For example, in a simulated job interview setting, the "interviewee" would provide one of the following responses to the prospective employer's question:
Manager’s Question: What is a creative use for an old tire?
Appropriate joke response: Someone doing crossfit could use it for 30 minutes, then tell you about it forever.
Inappropriate joke response: Melt it down, make 365 condoms, and call it a GOODYEAR!
Serious response: Make a tire swing out of it.
By setting up experiments like this and measuring the responses of the person on the receiving end of the comments, the researchers were able to see how much of an impact successful and unsuccessful attempts at humor have on social capital. They sought to answer the following questions:
Hypothesis 1: The use of humor increases perceptions of confidence.
Hypothesis 2: The successful use of humor increases perceptions of competence.
Hypothesis 3: The successful use of humor increases status.
Hypothesis 4a: Perceptions of confidence mediate the relationship between the use of humor and status.
Hypothesis 4b: Perceptions of competence mediate the relationship between the use of humor and status.
Hypothesis 5: Appropriateness of the humor attempt will moderate the relationship between humor and competence.
Hypothesis 6: Laughter will moderate the relationship between humor and competence.
Here's what they found: First of all when someone tells a joke, and it works (it's funny, it's appropriate), the joke teller is viewed as having greater confidence, competence, and status. Furthermore, these folks are more likely to be given leadership positions. It's really important that jokes be funny! The overall positive effect of humor in the workplace was strong if—hold onto your hats—people laughed at the joke. After all, laughter makes us feel good and is good for overall health (Strean, 2009).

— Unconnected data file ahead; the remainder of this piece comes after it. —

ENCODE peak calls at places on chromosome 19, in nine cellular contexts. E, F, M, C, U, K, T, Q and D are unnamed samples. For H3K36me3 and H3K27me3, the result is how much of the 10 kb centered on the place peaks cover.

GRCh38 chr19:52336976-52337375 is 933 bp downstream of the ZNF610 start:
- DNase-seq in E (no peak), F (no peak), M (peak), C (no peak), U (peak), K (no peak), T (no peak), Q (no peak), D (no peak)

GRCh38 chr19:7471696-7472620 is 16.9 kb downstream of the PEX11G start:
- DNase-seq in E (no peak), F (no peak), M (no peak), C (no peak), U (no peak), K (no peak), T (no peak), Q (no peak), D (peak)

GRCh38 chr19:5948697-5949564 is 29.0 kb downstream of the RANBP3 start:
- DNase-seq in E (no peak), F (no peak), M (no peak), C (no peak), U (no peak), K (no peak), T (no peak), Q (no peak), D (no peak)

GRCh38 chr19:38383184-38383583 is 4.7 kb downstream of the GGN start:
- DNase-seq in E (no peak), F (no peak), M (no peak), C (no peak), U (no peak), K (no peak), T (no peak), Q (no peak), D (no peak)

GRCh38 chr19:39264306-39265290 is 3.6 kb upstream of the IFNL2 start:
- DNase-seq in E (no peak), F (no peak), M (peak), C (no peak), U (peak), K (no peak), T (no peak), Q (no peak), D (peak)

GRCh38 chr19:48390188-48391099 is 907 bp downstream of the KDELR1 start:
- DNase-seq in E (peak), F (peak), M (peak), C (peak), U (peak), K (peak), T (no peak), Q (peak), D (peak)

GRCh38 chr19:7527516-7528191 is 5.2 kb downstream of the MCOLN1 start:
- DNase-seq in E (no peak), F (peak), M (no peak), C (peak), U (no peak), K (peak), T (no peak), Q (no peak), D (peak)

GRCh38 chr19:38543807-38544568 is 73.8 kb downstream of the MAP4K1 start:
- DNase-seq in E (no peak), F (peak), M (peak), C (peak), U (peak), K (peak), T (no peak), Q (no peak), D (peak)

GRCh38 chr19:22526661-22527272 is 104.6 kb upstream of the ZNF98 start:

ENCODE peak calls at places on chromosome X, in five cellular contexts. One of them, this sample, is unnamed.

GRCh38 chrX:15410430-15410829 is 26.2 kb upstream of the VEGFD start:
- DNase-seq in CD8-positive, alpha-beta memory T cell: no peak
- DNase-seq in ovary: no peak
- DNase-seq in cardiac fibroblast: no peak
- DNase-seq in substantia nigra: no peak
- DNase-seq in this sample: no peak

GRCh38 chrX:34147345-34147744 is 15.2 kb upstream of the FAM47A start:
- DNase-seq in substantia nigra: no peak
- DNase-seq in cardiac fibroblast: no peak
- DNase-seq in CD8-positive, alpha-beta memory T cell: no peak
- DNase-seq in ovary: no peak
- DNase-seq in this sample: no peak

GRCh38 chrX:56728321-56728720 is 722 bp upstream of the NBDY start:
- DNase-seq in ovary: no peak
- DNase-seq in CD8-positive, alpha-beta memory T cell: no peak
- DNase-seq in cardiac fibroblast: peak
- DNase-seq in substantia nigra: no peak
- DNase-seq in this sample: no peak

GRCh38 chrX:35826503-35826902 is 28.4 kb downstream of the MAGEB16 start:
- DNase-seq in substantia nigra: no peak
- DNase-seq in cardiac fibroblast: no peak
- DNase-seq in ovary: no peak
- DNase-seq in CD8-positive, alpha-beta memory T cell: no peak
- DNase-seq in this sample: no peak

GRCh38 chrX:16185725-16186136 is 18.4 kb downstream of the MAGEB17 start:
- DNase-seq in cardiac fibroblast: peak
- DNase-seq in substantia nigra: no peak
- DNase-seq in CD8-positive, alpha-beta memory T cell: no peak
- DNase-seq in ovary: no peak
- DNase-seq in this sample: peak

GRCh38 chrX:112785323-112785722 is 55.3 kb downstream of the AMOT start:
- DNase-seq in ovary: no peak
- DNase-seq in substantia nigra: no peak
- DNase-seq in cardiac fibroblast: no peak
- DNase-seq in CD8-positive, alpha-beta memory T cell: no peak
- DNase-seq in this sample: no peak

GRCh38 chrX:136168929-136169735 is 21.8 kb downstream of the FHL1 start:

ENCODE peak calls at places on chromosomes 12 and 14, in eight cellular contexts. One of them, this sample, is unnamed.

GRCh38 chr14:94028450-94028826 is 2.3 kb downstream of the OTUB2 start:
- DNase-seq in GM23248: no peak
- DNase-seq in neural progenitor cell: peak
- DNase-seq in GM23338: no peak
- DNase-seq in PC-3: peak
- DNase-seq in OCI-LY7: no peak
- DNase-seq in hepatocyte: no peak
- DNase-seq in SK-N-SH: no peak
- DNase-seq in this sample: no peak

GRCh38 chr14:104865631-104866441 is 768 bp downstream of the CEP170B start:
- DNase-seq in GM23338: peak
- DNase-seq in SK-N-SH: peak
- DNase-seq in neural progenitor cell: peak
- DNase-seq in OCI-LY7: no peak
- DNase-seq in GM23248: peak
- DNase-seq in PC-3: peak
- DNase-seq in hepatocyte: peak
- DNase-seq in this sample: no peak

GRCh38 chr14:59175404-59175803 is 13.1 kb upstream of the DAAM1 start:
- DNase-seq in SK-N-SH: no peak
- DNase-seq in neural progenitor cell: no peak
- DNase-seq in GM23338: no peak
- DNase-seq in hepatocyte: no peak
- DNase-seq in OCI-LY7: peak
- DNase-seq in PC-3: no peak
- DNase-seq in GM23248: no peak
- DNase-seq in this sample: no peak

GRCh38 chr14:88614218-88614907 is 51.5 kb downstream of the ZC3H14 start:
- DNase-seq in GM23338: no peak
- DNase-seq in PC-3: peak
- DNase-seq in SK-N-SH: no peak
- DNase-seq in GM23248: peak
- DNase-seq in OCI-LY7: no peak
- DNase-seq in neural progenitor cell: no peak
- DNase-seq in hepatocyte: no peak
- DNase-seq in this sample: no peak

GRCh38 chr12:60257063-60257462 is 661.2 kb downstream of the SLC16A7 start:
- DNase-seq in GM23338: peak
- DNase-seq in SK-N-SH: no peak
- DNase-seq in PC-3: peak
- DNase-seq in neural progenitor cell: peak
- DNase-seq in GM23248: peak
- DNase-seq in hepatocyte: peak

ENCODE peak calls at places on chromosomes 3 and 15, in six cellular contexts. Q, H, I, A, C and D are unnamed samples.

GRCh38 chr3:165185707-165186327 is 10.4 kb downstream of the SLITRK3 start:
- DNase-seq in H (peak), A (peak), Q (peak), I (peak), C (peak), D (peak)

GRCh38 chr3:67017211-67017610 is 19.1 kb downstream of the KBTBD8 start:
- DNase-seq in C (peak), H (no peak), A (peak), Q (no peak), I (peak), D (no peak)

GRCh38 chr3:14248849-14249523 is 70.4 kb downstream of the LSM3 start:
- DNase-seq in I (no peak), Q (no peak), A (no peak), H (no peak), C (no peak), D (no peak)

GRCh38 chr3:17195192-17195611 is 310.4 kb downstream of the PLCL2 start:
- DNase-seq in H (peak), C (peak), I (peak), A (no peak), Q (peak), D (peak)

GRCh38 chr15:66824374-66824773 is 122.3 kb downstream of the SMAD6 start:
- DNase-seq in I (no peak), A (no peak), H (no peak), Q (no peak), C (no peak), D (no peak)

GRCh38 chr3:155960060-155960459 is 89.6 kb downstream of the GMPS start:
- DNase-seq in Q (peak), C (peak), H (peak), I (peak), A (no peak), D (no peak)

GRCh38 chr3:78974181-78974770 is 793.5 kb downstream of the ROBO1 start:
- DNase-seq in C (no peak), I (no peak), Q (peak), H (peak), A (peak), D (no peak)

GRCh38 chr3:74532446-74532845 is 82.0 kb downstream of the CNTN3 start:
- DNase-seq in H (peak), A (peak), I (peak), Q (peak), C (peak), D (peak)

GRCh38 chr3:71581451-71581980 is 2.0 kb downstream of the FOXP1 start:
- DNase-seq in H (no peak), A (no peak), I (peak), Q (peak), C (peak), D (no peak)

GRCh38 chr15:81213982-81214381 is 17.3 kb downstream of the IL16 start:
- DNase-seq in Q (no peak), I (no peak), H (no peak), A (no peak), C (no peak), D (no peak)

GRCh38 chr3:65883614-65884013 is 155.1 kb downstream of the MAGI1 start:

Additionally, the effect of successful humor on status was so strong that even recalling a time when a co-worker told a funny joke or did something funny increased the perceived status of that co-worker.
However, humor is risky. When jokes work, it's great for our social capital — however, when they flop, it's bad. The researchers found that telling an inappropriate joke leads to lower perceived competence and a decrease in status. Choose wisely! Nevertheless, making an inappropriate joke still leads to higher perceived confidence, even with lower status. And if the inappropriate joke makes people laugh, the damage done is reduced.